What really happened on Wall Street?

Posted: October 01, 2009

"American Casino" covers the same Wall Street meltdown as "Capitalism: A Love Story," but has a completely different personality.

It may be a little too Jack Webb for the masses, but there is value to its sober, just-the-facts approach.

The old-school, reportorial style comes from journalist and author Andrew Cockburn, longtime national-affairs expert who has written about Saddam Hussein and Donald Rumsfeld and here probes the origins of the near-collapse of the economy.

Cockburn (along with wife and filmmaker Leslie) was already documenting the shaky foundation of the mortgage-securities industry when the whole thing collapsed, taking big investment banks, several trillion dollars and six million jobs with it.

The Cockburns were collecting evidence showing that Wall Street was making ridiculous bets on worthless securities tied to inflated housing values - hence the movie's title.

In "American Casino," they display that evidence, and the best stuff comes from a Deep Throat insider (photographed in shadow, with his voice distorted) who shows just how culpable the investment banks were.

They either knew or suspected the mortgages underneath their complex securities were dicey, the source says, and built them in a way to disguise the weaknesses. For this, they needed to enlist the aid of companies who vetted the securities, but that turned out to be astonishingly easy. In the movie's most appalling revelation, Deep Throat reveals the ratings agencies actually sent the due diligence paperwork back to the investment banks, asking them to fill it out themselves.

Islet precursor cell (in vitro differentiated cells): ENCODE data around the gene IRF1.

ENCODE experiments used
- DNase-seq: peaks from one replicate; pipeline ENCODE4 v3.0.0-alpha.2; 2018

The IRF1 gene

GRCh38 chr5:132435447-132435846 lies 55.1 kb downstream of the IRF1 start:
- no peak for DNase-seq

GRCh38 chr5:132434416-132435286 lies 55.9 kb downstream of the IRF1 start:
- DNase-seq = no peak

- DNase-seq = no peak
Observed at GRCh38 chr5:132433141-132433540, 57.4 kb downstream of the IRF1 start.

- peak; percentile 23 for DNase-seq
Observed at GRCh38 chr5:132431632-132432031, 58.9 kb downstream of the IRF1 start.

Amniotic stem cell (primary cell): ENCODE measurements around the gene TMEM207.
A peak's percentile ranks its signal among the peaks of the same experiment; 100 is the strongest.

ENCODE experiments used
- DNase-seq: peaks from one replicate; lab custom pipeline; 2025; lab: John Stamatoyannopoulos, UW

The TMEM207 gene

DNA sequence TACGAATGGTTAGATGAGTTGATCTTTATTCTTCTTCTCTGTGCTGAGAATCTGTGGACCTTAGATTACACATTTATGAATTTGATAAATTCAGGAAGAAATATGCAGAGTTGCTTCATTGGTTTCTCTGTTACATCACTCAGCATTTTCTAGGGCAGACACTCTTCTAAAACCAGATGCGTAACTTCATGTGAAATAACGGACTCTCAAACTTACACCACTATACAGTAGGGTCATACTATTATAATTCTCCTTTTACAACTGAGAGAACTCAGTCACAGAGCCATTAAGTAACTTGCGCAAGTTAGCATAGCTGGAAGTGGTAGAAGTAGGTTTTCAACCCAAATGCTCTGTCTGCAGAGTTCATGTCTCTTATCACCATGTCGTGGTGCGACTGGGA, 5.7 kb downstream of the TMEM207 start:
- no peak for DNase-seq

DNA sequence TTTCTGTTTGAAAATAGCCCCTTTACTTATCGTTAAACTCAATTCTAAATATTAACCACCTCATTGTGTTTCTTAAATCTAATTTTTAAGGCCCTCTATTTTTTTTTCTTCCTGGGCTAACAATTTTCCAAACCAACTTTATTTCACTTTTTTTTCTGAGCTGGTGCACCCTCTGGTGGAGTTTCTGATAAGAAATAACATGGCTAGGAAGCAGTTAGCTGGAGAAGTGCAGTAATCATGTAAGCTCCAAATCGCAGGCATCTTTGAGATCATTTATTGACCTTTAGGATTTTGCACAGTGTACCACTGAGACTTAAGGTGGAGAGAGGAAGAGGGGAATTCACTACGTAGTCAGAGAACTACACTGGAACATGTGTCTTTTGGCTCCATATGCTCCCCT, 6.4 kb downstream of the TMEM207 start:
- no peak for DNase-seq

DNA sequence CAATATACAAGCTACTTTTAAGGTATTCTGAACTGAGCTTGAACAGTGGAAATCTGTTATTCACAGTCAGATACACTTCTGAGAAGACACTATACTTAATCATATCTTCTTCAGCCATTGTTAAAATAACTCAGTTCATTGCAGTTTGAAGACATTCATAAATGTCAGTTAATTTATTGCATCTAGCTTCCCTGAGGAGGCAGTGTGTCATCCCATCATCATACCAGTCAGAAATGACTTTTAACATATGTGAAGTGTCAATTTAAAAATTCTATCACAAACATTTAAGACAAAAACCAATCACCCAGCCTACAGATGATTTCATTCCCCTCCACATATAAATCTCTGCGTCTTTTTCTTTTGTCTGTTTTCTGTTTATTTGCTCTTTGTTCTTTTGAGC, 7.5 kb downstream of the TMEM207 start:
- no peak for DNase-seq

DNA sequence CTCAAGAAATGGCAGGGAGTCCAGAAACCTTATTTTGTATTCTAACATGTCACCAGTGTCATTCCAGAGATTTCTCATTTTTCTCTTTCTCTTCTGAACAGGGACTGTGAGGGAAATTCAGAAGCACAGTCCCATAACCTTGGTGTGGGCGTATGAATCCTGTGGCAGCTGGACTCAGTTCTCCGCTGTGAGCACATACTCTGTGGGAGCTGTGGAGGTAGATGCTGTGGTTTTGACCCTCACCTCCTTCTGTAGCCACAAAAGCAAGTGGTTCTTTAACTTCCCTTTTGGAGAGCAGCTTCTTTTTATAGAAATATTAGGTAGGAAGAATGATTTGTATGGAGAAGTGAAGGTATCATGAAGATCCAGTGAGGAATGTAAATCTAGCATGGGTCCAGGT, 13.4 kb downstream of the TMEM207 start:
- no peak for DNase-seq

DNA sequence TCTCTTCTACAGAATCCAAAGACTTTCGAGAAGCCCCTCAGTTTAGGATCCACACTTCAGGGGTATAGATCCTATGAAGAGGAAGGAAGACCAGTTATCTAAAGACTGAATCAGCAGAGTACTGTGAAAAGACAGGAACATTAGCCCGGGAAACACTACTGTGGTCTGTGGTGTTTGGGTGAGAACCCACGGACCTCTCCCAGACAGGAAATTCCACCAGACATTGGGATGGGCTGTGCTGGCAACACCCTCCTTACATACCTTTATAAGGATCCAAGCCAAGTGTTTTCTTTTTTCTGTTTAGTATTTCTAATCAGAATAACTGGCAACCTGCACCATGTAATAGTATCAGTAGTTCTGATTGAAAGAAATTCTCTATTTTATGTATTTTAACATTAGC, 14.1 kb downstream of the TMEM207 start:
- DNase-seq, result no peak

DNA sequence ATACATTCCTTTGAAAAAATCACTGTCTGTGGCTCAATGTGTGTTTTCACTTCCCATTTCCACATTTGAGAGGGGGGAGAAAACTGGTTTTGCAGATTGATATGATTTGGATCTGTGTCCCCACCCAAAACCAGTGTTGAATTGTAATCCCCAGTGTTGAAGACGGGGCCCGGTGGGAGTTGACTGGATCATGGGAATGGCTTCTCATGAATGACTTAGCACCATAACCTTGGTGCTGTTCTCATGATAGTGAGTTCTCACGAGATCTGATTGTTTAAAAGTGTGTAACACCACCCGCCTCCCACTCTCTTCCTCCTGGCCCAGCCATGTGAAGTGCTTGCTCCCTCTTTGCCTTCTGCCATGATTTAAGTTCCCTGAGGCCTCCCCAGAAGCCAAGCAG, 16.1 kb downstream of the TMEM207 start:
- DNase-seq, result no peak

"American Casino" reports that when supply of viable mortgages dried up, Wall Street fed the mortgage-securities gold rush by pursuing nonviable mortgages with a vigor. The documentary follows civil-liberties lawyers in Baltimore who are suing banks for "reverse red-lining," goading buyers into adjustable rate mortgages so insanely complex (and usurious) that not even mortgage counselors could understand them.

We meet hardworking Baltimore residents who eagerly invest in their first homes, then lose them when the rate triples in just a few months.

Should they have known better?

If you want to tell them that while they're standing at the curb next to their belongings, be my guest.

Should WE have known better?

A question to ponder as we reconstitute the Securities and Exchange Commission.

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